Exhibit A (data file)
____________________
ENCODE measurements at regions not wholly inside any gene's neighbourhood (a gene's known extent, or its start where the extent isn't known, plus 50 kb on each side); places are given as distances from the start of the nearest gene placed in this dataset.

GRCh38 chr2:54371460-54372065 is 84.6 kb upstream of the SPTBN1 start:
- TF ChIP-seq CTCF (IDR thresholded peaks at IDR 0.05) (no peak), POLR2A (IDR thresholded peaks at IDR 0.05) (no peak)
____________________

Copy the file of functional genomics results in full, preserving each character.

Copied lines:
ENCODE measurements at regions not wholly inside any gene's neighbourhood (a gene's known extent, or its start where the extent isn't known, plus 50 kb on each side); places are given as distances from the start of the nearest gene placed in this dataset.

GRCh38 chr2:54371460-54372065 is 84.6 kb upstream of the SPTBN1 start:
- TF ChIP-seq CTCF (IDR thresholded peaks at IDR 0.05) (no peak), POLR2A (IDR thresholded peaks at IDR 0.05) (no peak)